The call of our reader and subscriber, Naylah S. Canty, to expel the offensive N-word
After all of the racial distortions and injustices we have shaken off through countless revolts, marches, and sit-ins, the one term “Nigger” still attaches us to being less of a human than others. That word is often on our tongues: in rap music, in everyday conversation, or in our insults to each other. In some cases between close friends, it is meant to be a term of endearment.
But in the same breath, it will exclude Blacks from being competent and provide the reason for racial discrimination. The word “Nigger” despite its derogatory meaning and its unpleasant history remains as the main element in the way African Americans speak and in the negative distortion of the Black image. However, the word must be expelled for the Black community to make progress within itself.
As of the early 1800s, Nigger was established as a derogatory term for Blacks. The word itself was created to give racism a way to devalue Blacks as a whole. Before we began to use it as a regular word, there were variations of “Nigger” to fit different situations, such as: “Nigger stick” (a police officer’s baton), “Nigger work” (demeaning and menial tasks), and “Nigger rich” (deeply in debt, but with enough to get by). ‘Nigger’ is not only a direct insult to people of color, but is a surname that racist Americans have given to ethnic groups to denote their unworthiness. No other American surname carries as much purposeful cruelty.
“Nigga”, a variation of “Nigger” caught fire through comedy, television shows around the mid-1970s. “Niggah” was promoted as the slang version of “Nigger” when it was first used in many of Comedian Paul Mooney’s skits and interviews. Another popular comedian in the 1970s, Richard Pryor defined “nigga” as a black person from Africa coming into American Slavery. Later Pryor said, “I’ve been wrong… I ain’t gonna ever call a black man Nigger again. Cause we never were no Niggers. That word was used to describe our own wretchedness, and we perpetuate it now. That word is dead!”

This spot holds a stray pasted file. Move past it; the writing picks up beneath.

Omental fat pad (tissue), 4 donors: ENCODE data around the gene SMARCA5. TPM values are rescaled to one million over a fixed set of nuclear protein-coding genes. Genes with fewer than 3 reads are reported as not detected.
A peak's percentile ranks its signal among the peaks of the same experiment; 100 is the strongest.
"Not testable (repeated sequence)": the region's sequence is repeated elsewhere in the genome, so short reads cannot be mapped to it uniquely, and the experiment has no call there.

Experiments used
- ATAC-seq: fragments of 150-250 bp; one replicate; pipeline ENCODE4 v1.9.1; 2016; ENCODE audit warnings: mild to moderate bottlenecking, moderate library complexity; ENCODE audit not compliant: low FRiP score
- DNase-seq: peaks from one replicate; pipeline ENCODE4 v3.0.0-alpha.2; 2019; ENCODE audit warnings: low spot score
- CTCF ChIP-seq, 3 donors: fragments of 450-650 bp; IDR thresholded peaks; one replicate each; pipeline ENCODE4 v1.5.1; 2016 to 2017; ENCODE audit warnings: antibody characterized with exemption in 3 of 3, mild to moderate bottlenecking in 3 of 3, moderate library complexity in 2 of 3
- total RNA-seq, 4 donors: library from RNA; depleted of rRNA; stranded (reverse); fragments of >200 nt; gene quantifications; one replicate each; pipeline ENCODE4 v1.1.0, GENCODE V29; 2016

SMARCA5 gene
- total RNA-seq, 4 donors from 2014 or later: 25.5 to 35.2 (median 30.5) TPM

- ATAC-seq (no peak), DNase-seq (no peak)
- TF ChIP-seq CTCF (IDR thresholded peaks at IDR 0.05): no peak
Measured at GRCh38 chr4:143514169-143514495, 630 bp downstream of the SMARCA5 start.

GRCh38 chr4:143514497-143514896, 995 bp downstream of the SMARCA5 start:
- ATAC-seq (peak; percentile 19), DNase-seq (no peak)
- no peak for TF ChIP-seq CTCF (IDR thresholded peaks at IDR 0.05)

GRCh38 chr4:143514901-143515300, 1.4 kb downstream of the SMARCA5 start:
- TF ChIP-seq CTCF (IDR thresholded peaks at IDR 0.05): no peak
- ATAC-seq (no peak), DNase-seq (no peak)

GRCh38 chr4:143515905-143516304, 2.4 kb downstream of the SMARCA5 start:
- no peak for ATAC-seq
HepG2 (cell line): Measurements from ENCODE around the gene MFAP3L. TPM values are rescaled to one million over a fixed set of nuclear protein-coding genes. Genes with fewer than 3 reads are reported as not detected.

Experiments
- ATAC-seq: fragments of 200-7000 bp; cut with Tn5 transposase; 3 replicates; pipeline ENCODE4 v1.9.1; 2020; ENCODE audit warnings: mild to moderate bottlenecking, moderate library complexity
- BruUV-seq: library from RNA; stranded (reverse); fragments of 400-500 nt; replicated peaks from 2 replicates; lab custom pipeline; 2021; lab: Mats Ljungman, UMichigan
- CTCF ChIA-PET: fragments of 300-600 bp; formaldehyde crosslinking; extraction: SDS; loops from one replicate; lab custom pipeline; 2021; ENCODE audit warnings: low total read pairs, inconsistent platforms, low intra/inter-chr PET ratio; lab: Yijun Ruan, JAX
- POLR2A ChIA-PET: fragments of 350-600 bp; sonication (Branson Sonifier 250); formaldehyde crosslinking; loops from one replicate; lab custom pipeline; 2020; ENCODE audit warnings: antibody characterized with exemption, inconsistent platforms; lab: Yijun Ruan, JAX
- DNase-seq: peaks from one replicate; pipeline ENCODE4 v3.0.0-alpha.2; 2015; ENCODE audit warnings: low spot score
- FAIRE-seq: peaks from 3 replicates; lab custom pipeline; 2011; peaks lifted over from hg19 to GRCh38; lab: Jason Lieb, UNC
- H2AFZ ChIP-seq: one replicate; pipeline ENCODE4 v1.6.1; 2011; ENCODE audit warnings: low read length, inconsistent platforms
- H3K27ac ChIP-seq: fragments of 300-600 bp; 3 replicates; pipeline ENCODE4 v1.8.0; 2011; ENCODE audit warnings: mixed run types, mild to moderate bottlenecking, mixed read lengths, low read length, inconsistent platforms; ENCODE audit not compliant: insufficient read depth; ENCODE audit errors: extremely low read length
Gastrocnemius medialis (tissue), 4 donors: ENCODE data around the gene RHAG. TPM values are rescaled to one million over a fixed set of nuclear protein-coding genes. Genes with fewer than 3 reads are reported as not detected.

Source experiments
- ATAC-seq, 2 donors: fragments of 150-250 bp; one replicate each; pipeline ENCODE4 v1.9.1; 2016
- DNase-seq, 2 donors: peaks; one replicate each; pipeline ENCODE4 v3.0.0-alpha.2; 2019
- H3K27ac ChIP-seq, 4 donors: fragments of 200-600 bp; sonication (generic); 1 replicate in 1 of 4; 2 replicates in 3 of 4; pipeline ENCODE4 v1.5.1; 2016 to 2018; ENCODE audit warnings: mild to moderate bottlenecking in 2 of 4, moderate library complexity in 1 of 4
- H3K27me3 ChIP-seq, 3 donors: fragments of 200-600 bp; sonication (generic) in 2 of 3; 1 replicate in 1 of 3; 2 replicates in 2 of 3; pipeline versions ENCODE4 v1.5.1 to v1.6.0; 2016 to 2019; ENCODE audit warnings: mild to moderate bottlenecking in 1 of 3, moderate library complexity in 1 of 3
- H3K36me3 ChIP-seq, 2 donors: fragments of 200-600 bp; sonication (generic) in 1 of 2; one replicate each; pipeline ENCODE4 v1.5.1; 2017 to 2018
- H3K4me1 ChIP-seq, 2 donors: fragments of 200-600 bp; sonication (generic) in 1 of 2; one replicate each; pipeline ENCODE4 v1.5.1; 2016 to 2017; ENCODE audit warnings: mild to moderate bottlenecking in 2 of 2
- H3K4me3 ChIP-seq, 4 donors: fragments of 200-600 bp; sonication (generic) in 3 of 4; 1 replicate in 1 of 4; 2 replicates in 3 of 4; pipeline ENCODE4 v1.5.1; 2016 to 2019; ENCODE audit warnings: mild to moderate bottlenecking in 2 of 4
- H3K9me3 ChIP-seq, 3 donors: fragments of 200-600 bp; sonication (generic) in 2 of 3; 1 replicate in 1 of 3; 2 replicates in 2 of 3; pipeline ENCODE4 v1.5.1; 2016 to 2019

Some believe in rapper and actor 2Pac’s acronym for NIGGA: “never ignorant, getting goals accomplished”. Although, a Black person being called “NIGGA” (which was supposed to have a flattering meaning) by another race is still highly offensive to this day. Why is it degrading in some situations and endearing in others?
STOP BEING RACIST, STOP SAYING THE N WORD WHEN YOU’RE WHITE, STOP KILLING INNOCENT PEOPLE, STOP MAKING THIS WORLD A SCARY PLACE #Dallas
— pinned if unf (@rihannatits) July 8, 2016
That is because the word and its slang version still carry its meaning. If “Nigga” was sincerely different from the belittling term, “Nigger”, then it would not be racist for a White person to say it and we would not be the least bit offended when it is said by them. Phonetically, it is not a surprise that these two words sustain the same old meaning. Like what African Americans have done with the words ‘sister’ , ‘brother’, and ‘preacher’ by pronouncing them as ‘sistah’, ‘brotha’, and ‘preacha’, we have done the same with the word “Nigger”. Yet, with the replacement of the “er” with “ah”, the meaning of those words remain the same. Therefore, a ‘sistah’ is a sister, a ‘brotha’ is a brother, a ‘preacha’ is a preacher, and a ‘Nigga’ is a Nigger.
Just because we are calling ourselves names, does not mean it isn’t name-calling. Just because we are the one branding ourselves with this term, does not mean that it is acceptable by any measure. The pain will still hurt no matter the bully.
By using this word, we have taken the job of degrading Blacks as a whole. Here we are, rising from the centuries-long oppression, just to become our oppressor. How can we be the fist pushing us to the ground while asking for a hand to get up? Just as Richard Pryor said, “That word is dead!”, but it is us who will not let it die.
The usage of “Nigger” or “Nigga” comes down to a matter of respect, self-respect to be specific. In this case, the golden rule can be applied: ‘Treat yourself the way you want others to treat you’. We call ourselves this scornful word that declares Blacks to be dirty, lazy, and stupid nobodies then expect others to treat us with the same amount of respect anyone else would get.
The respect we so crave starts at home, in the Black community. That is also where the self-hatred must end and where we must throw away this term, which ties us to old stereotypes. The word “Nigger” and its derivative, “Nigga” have no place in this society where the Black community hosts so many intelligent, creative, and magnificent individuals.
Without these two slurs, the Black community would be a union with self-respect, a sense of worth, and with the ability to see our full potential. By telling us that we are a people that simply can’t these terms have been shackling our aspirations towards the heights that we can achieve: they are more than a curse word to throw around in our music; they are a psychological weight that will not let us stand up. We are a people of dignity and pride. The sooner we start referring to ourselves with honor, the sooner we can abolish these negative weights.
Author: Naylah S. Canty
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